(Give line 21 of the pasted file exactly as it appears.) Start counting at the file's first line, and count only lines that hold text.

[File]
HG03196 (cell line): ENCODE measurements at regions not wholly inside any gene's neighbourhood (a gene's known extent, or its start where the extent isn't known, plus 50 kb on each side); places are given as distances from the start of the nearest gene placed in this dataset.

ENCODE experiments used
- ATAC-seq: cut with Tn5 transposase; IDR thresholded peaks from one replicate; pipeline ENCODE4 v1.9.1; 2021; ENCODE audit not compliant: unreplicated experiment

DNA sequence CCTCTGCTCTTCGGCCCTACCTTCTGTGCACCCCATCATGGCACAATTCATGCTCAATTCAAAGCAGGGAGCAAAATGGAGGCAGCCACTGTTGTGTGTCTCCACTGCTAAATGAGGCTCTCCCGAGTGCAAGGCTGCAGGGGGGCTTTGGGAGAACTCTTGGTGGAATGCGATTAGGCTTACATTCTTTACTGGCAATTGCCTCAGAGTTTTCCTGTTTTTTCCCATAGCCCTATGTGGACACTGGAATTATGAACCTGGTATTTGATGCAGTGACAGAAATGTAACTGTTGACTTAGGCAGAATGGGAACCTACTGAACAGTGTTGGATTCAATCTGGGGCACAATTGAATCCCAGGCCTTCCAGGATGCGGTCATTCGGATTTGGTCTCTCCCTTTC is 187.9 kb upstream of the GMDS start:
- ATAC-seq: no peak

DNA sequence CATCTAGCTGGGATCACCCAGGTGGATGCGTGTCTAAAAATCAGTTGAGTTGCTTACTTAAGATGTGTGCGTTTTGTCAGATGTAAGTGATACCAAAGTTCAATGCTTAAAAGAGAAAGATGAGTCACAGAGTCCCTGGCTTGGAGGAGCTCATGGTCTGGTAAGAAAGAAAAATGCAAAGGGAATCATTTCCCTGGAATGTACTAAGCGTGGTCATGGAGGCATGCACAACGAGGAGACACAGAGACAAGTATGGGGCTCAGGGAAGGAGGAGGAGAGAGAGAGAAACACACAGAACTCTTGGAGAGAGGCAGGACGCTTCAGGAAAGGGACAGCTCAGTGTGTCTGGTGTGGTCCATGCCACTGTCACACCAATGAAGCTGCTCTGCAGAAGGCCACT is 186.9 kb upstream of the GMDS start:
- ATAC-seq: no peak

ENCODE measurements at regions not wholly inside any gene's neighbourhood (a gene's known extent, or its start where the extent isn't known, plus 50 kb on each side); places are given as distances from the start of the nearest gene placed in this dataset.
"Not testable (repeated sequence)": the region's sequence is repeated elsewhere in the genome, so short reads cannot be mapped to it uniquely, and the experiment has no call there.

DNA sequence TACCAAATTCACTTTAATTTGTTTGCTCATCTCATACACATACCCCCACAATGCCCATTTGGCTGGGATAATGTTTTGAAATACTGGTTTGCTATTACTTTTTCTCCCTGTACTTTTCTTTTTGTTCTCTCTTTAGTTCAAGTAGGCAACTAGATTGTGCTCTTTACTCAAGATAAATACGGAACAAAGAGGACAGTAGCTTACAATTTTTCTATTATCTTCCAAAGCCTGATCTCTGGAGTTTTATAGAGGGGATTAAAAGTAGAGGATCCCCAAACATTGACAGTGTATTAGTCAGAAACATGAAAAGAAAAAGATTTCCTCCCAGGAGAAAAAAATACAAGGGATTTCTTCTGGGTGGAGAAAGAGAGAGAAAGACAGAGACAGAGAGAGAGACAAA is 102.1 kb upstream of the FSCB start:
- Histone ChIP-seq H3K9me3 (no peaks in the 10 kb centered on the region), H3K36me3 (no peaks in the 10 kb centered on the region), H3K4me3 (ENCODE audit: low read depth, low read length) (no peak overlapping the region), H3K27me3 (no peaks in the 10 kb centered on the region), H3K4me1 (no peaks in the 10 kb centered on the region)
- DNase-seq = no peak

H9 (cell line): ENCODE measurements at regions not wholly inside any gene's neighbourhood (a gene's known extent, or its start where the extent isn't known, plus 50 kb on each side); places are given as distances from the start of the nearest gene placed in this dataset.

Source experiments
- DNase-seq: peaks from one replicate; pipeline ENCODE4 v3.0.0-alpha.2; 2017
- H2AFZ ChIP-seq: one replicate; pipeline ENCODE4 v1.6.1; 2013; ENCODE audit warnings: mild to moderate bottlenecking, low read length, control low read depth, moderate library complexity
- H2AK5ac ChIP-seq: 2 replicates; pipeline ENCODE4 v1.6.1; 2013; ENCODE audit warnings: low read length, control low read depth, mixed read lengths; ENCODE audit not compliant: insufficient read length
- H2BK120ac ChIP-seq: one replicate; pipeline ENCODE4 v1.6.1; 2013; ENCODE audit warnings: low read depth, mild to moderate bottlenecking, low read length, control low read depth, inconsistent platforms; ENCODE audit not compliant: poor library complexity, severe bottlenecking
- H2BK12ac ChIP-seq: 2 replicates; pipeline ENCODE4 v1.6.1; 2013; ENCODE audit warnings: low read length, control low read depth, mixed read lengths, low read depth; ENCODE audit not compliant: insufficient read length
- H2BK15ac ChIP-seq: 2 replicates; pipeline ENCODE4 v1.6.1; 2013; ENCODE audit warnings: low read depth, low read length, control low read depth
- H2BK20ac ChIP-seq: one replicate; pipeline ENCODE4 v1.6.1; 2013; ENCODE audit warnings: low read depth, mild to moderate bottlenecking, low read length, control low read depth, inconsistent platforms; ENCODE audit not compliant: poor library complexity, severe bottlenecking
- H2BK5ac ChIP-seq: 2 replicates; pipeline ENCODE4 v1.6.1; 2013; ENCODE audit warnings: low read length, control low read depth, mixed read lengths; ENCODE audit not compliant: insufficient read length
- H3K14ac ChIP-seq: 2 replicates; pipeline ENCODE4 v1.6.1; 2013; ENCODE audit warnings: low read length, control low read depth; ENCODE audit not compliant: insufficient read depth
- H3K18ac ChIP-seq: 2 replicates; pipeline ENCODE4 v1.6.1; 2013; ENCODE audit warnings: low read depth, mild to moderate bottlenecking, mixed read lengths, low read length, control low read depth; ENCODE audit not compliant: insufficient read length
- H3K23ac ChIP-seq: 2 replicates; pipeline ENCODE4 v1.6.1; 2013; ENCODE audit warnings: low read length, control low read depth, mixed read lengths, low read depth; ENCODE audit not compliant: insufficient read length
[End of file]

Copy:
- H2BK20ac ChIP-seq: one replicate; pipeline ENCODE4 v1.6.1; 2013; ENCODE audit warnings: low read depth, mild to moderate bottlenecking, low read length, control low read depth, inconsistent platforms; ENCODE audit not compliant: poor library complexity, severe bottlenecking